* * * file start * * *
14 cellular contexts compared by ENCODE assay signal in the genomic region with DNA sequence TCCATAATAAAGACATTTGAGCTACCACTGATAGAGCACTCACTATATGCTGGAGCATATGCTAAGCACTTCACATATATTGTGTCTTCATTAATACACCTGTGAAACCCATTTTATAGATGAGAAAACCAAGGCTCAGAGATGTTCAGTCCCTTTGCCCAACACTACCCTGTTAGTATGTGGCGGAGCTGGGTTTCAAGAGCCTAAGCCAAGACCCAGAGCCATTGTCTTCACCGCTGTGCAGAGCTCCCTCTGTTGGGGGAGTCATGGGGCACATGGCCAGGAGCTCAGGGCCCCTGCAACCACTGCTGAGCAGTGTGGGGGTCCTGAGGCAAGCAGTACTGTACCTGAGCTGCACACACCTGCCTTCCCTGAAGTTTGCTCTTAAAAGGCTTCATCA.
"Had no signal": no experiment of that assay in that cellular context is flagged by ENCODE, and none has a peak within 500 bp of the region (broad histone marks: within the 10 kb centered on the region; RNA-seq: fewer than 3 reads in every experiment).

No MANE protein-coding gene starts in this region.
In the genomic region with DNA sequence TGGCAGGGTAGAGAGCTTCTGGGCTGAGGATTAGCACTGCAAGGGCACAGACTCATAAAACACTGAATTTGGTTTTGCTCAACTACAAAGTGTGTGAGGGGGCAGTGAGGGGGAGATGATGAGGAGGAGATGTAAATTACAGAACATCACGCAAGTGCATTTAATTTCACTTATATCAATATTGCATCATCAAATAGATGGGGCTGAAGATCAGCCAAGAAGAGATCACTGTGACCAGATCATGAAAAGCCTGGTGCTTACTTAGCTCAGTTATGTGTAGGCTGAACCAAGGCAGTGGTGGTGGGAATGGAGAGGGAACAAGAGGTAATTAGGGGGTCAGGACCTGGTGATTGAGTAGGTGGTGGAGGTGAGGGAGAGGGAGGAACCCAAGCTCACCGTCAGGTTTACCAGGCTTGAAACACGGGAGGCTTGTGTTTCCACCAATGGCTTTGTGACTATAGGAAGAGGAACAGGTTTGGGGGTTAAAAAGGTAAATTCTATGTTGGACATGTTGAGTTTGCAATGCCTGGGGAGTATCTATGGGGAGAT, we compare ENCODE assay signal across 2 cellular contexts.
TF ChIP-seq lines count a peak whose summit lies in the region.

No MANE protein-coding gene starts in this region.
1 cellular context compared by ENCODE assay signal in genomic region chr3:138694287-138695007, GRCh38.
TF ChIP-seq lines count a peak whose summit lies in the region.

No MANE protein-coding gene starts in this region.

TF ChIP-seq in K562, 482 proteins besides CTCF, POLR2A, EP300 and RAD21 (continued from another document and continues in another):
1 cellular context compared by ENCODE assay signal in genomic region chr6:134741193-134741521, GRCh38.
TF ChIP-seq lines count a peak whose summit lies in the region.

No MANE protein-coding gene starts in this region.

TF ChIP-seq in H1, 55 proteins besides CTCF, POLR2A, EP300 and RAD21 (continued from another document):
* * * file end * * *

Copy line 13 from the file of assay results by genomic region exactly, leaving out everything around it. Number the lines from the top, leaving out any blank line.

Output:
No MANE protein-coding gene starts in this region.